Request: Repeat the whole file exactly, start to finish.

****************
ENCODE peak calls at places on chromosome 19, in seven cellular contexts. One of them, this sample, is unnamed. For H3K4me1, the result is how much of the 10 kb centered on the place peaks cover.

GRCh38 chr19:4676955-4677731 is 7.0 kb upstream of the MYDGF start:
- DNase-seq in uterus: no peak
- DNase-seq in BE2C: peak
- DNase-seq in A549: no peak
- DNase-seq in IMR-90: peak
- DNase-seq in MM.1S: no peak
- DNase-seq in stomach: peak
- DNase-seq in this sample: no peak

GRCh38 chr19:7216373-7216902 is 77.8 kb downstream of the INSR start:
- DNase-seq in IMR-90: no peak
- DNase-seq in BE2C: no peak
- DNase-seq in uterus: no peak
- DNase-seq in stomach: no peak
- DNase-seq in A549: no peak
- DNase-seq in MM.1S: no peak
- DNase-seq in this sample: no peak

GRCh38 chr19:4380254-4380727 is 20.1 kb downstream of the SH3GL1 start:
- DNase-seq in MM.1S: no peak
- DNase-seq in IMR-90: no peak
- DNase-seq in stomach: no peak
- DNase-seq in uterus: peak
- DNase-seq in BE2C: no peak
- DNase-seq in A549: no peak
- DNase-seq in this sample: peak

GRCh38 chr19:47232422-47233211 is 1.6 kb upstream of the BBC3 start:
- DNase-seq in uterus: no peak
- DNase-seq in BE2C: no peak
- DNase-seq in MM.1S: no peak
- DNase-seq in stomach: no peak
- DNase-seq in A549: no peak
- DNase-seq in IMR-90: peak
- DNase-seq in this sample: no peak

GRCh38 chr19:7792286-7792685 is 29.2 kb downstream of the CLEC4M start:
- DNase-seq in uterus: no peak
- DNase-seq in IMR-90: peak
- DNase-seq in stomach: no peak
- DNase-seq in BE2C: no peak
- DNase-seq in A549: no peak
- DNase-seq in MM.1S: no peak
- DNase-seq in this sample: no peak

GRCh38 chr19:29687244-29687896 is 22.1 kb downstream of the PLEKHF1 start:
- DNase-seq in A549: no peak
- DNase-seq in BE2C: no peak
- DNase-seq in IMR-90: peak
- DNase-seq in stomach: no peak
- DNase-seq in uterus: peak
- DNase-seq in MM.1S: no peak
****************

ENCODE peak calls at places on chromosome 19, in seven cellular contexts. One of them, this sample, is unnamed. For H3K4me1, the result is how much of the 10 kb centered on the place peaks cover.

GRCh38 chr19:4676955-4677731 is 7.0 kb upstream of the MYDGF start:
- DNase-seq in uterus: no peak
- DNase-seq in BE2C: peak
- DNase-seq in A549: no peak
- DNase-seq in IMR-90: peak
- DNase-seq in MM.1S: no peak
- DNase-seq in stomach: peak
- DNase-seq in this sample: no peak

GRCh38 chr19:7216373-7216902 is 77.8 kb downstream of the INSR start:
- DNase-seq in IMR-90: no peak
- DNase-seq in BE2C: no peak
- DNase-seq in uterus: no peak
- DNase-seq in stomach: no peak
- DNase-seq in A549: no peak
- DNase-seq in MM.1S: no peak
- DNase-seq in this sample: no peak

GRCh38 chr19:4380254-4380727 is 20.1 kb downstream of the SH3GL1 start:
- DNase-seq in MM.1S: no peak
- DNase-seq in IMR-90: no peak
- DNase-seq in stomach: no peak
- DNase-seq in uterus: peak
- DNase-seq in BE2C: no peak
- DNase-seq in A549: no peak
- DNase-seq in this sample: peak

GRCh38 chr19:47232422-47233211 is 1.6 kb upstream of the BBC3 start:
- DNase-seq in uterus: no peak
- DNase-seq in BE2C: no peak
- DNase-seq in MM.1S: no peak
- DNase-seq in stomach: no peak
- DNase-seq in A549: no peak
- DNase-seq in IMR-90: peak
- DNase-seq in this sample: no peak

GRCh38 chr19:7792286-7792685 is 29.2 kb downstream of the CLEC4M start:
- DNase-seq in uterus: no peak
- DNase-seq in IMR-90: peak
- DNase-seq in stomach: no peak
- DNase-seq in BE2C: no peak
- DNase-seq in A549: no peak
- DNase-seq in MM.1S: no peak
- DNase-seq in this sample: no peak

GRCh38 chr19:29687244-29687896 is 22.1 kb downstream of the PLEKHF1 start:
- DNase-seq in A549: no peak
- DNase-seq in BE2C: no peak
- DNase-seq in IMR-90: peak
- DNase-seq in stomach: no peak
- DNase-seq in uterus: peak
- DNase-seq in MM.1S: no peak